Hall of Famer and NBA on NBC analyst Bill Walton, who led his Portland Trail Blazers to an NBA championship 25 years ago, is making history again as he "Loves it Live" by traveling to 30 NBA games in 30 days during NBA Playoffs 2002. Walton, who has been known to "tour" with the Grateful Dead, began his long, strange trip this weekend when he called games in Sacramento and Los Angeles, and then hopped in a jet for a cross-country flight to New York. Walton is filing daily reports on NBA.com and fans can track his journey with the exclusive "Where's Walton?" map on the web site.

THURSDAY, APRIL 25: BOSTON, MASSACHUSETTS

By Bill Walton

I know for Whoopi Goldberg that it’s all about the color purple, but make no mistake -- today is about the Green...


Bill whips the Boston faithful into a frenzy minutes before Game #2.
John Hareas/NBAE


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It started early with a frenzied pace of radio shows beginning with Radio Uzbekistan. Then when I ordered my customary two large thermoses of hot water, which people just can’t seem to understand that’s what I drink -- room service sent me two large thermoses of hot milk – go figure. You never would have anticipated that in Boston, the race for which hotel would treat us the worst would even come into play...

I heard the wonderful news that today is Meadow Lark Lemon’s 70th birthday. Happy Birthday, big guy. Please pass some of that magic around one more time...

After a feverish morning of trying to organize this crazy, frantic and hectic tour, we got out with the Celtic fans in a town that I once and even now call home. The first stop was Cheers. We tried to get Norm to come to play, but he was already face down at the bar, how sad. I’m jealous. Then, a brisk walk through the Boston Common. The flowering trees, the swan boats, the statues of all of our revolutionary heroes, so inspirational, so prominent in all of our lives, but the frigid wind and the pending rain drove us back indoors...

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We sped quickly over to Cambridge, a town I grew to know, love and live in from the guidance of my good friend David Halberstam. When I first became a Celtic, David Halberstam called and said, ‘Bill, I know that they’re going to want you to live in the suburbs, but Cambridge is for you.’ I can never thank David enough for those words of wisdom...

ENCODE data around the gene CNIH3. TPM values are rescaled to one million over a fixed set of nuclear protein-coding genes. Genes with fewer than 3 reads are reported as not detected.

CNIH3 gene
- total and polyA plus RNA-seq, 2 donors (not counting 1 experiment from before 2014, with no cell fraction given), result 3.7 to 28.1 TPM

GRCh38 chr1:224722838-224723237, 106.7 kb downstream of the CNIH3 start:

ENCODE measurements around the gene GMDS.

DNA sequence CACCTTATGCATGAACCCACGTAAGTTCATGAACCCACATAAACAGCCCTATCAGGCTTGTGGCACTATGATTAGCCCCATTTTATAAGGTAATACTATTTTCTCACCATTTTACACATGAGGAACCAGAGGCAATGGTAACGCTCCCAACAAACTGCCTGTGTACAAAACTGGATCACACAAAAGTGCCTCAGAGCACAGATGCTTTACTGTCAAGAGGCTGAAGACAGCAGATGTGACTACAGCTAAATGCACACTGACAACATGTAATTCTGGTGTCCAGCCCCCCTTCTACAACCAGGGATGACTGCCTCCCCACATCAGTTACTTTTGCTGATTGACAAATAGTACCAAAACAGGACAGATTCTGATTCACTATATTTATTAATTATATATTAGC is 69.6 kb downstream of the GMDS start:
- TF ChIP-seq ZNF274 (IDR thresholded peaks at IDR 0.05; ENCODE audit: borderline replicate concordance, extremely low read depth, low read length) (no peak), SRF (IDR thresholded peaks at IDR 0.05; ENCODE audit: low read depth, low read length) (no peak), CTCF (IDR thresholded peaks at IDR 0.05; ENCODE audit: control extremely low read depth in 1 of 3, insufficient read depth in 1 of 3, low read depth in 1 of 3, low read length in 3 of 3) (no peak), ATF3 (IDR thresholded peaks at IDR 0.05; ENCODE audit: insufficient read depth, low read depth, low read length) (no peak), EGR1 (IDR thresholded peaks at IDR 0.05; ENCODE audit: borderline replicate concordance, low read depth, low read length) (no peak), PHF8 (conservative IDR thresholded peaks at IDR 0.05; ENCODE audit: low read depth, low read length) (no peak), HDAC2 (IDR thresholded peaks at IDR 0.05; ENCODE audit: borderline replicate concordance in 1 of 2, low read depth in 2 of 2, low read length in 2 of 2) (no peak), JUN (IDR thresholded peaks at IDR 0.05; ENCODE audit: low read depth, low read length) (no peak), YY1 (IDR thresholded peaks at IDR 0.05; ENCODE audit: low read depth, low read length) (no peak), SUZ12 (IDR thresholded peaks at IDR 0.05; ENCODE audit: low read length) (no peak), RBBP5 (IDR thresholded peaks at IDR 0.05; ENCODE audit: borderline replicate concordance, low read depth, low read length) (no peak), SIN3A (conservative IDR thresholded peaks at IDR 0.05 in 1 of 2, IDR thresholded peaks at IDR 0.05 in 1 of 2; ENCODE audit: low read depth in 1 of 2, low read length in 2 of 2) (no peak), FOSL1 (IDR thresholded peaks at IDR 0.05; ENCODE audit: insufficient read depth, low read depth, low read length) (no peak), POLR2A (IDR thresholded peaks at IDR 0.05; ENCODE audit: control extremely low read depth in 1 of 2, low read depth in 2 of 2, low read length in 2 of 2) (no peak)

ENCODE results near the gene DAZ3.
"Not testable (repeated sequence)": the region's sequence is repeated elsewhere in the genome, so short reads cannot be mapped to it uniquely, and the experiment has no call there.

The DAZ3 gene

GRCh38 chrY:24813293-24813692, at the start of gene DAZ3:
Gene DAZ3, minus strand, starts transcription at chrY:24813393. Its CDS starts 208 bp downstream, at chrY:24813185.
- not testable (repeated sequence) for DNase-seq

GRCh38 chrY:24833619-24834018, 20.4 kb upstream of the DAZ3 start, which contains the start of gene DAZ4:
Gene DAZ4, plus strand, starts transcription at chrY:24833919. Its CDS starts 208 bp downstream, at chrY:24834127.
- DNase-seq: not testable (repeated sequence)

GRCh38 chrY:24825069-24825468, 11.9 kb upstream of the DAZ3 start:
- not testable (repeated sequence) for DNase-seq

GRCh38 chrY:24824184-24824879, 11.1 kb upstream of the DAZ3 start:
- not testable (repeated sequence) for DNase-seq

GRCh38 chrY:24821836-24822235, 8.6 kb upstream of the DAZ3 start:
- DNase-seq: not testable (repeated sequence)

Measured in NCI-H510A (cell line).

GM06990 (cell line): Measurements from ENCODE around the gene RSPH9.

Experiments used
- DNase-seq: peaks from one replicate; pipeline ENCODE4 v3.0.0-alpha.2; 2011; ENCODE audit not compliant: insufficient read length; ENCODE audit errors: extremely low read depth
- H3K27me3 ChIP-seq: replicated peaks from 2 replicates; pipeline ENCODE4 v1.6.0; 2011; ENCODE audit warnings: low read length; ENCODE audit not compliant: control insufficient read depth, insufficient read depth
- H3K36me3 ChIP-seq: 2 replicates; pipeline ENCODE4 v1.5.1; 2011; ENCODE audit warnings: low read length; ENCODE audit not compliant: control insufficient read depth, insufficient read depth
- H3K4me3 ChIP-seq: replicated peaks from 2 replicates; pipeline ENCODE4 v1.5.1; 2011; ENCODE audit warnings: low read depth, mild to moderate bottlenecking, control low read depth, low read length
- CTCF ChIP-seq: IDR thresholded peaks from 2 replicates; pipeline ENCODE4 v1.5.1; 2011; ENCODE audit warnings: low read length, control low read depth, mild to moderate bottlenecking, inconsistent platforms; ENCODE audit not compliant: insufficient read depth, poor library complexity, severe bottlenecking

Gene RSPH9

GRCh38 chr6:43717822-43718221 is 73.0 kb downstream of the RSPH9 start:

We stopped at the Harvard Square kiosk to check in on the world news and then plopped down quickly for a few games of speed chess -- I lost every one. My game has become a disgrace to the sport of thinking! Then on to the old house on Avon Hill Street, the house that for me was a mansion on the hill, the house that when the snow came piling down, the police would come by to drive the kids to school and shovel the driveway.

Then we walked around the corner to the neighborhood park, Raymond Park, the place that we all used to play ball, frisbee, kick the soccer ball and just enjoy the peaceful moments of life in a wonderful and welcoming neighborhood. Upon leaving Cambridge on our way back toward the game, we stopped and said a melancholy goodbye to my East Coast hometown. It was one last look at the boathouse and the spires of Harvard on the Charles River and I was reminded of Halberstam’s outstanding book, “The Amateurs,” a fascinating study in the true joy of competition, the search for excellence and the challenges of self motivation...


Sitting on the front steps of the house he lived in when he was a Celtics player, Bill shows his green roots still run deep .
Aaron Ryan/NBAE

We were starving by the time we burst through the customary traffic jam/parking lot on Storrow Drive so we went straight to one of the old haunts, the Union Oyster House. John Ferrari was still behind the bar as he has been for the last 30 years. It was like I hadn’t missed a day. We used to spend hours at John’s horseshoe bar, the same bar that Daniel Webster regularly grazed (the Oyster House having opened its door in 1826), downing the cherrystones, the little necks, the oysters and yes, more than a few beers, but to be on the Love It Live! Tour means that you have to be in championship physical condition. There isn’t any time for distractions that can keep us from our goals here. We thanked John for a much needed and fabulous lunch and then made our way to Fanieul Hall and what timing.

On this date in 1855, the city of Boston named the hall square after Peter Fanieul who donated this historic and magnificent building. On my pilgrimage, I paid homage to Red Auerbach at his statue. I sat down, draped my arm around and thanked him for allowing me to become a Celtic. I then proceeded to get down on my knee because there was water from the early drops of the storm that were tarnishing the pair of Larry’s Bird’s shoes positioned right next to Red. As Larry’s valet, it was my job to make sure that his shoes were always ready...

I can never thank the people of Boston, the Celtics, Red and Larry Bird for their acquiescence to my dreams of joining my boyhood team. The Celtics not only gave me my career back, they gave me my life back as well...

Then, I merged into the flow of the crowd that was surging toward the FleetCenter. I still have trouble calling it that because in my heart and mind, it will always be “The Garden.” The fans, who like me, were all wearing their tennis shoes hoping that Coach Jim O’Brien would put us in for that one rebound to ensure the Celtics victory...